There is a disconnect between the students and the administration.
As new students rely more on social media for communication, news and information, it seems as if the administration is reluctant to pick up on the trend.
We understand this may be reflective of a greater generational change; rapid technological innovation often makes it difficult for larger groups and institutions to shift strategies to embrace the digital world. On the other hand, social media and new forms of reporting have been greatly utilized as a tool to mitigate communication and pass information more efficiently between groups.
As far as this campus goes, we believe college officials’ slow progress to embrace new methods of digital communications is detrimental to the relationship students have with the governing heads.
Although there has been talk about becoming more ssocial media-friendly — specifically, in Teresa Amott’s 2018 Strategic Plan — students’ primary medium for substantive information on major issues comes from official emails. The issue of email, however, is low readership and engagement. Students are hardly inclined to read through a lengthy mass email, and their responses to important emails is evident in past surveys. Earlier this year, only 37 percent of seniors responded to the email regarding this year’s commencement speaker, which is not representative of the class.
The lack of communication can also be attributed to students’ lack of awareness of various campus-wide events. This year’s State of the College, for example, was not advertised by the school and had a low student turnout besides the senators themselves. When asked about the lack of advertising for the event, President Amott deferred to Student Senate President senior Charlie Harned, who then deferred to the TKS editors in attendance.
First off, advertising an official college event is not the sole responsibility of the college newspaper. Second, this raises the question of how the administration can expect to engage with students if they don’t make themselves accessible in the first place.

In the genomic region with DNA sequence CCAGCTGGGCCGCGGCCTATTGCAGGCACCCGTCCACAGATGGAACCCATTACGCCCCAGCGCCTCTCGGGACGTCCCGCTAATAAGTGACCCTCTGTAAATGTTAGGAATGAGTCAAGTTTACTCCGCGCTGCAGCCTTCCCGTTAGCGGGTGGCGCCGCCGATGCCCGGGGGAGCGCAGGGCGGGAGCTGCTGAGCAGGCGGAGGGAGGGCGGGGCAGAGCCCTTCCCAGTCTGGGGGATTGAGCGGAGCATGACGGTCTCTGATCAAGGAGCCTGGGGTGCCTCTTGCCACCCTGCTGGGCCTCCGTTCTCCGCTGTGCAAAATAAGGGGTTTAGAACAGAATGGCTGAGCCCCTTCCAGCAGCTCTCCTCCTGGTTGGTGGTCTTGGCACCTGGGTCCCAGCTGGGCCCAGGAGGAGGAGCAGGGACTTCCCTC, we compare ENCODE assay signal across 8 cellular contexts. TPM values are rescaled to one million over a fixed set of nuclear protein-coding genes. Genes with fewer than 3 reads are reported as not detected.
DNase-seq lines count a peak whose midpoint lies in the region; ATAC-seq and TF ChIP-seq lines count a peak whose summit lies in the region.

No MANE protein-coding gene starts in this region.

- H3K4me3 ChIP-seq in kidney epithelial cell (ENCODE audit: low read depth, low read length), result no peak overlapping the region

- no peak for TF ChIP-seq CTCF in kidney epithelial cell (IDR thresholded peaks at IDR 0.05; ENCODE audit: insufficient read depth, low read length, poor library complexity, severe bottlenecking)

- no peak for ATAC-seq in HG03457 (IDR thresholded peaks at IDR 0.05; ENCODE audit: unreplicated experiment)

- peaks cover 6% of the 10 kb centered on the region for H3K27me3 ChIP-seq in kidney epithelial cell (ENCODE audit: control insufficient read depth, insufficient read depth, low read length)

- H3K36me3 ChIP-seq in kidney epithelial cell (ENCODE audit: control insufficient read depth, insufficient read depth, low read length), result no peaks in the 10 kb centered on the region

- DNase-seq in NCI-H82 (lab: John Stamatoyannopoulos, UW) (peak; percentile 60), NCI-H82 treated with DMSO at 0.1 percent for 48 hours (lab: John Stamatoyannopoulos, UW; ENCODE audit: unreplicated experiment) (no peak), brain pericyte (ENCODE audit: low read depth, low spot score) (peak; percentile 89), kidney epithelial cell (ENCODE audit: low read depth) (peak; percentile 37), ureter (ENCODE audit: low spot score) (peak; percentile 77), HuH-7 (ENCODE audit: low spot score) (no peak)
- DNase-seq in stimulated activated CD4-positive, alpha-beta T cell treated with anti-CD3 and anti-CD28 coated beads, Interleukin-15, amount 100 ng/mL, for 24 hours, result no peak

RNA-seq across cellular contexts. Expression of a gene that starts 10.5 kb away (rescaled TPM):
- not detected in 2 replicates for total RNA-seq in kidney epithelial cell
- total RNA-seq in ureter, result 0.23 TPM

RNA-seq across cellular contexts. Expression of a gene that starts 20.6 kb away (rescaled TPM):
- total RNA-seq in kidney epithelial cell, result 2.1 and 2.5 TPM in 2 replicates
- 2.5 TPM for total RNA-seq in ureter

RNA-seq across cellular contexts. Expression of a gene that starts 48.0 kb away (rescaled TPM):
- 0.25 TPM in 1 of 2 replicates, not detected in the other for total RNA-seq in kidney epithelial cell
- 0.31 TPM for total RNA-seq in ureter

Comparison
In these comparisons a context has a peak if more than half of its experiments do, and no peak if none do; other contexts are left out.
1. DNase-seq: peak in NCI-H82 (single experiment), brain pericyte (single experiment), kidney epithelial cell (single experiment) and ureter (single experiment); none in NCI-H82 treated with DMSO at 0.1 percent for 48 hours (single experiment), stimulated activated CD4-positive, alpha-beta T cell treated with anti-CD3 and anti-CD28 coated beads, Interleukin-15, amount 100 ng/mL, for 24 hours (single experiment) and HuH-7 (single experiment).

On sites like Twitter and Facebook, important information about the college will often come from unofficial second-hand sources, such as friends and peers. Even then, students looking to get information via social media from campus are limited by the friends or following they have. The gap in communication can lead to an increased use of other forms of online message boards, such as Yik Yak or BuzzFeed, as a way to discuss how they feel and be heard by others — something President Amott specifically criticized in her State of the College address.
This isn’t to say that the college social media accounts aren’t active. On the contrary, the Knox College Facebook, Instagram, Twitter and Snapchat are entertaining and nice, but more geared towards prospective students than current students themselves. The information is promotional, and not necessarily substantive on major issues.
This lack of an accessible platform for college officials creates a vacuum that can make students feel unheard and unimportant.
Finally, the distance between students and the Board of Trustees creates yet another fissure on campus. We are aware of the important work the Board does for Knox, but the lack of information we receive from them keeps us in the dark and unaware of the decisions they make on the college’s behalf. Other than a Trustees meeting recap, which hasn’t even happened following February’s meeting, there are hardly any ways for students to understand what decisions are being made by the higher-ups.
Luckily, student outreach doesn’t have to be a major campaign. Rather, making smaller accommodations to make us feel more included would help to shift the mentality on campus. Utilize President Amott’s Facebook page; post to social media the links to important addresses and memorandums, rather than just emailing messages out; making posters for forums and speeches — that isn’t even technological, but it’s still effective. Lastly, look at what students are doing to get their message across. Understand how are students reaching out to other students, and utilize their platforms.
The Knox Student is willing to help in this process, but we should not be the administration’s only means of passing information about major issues to the rest of campus. Rather, the responsibility to convey important messages should fall to the speaker itself.
Outreach to students, especially via social media, is key to maintaining a more open and consistent stream of information.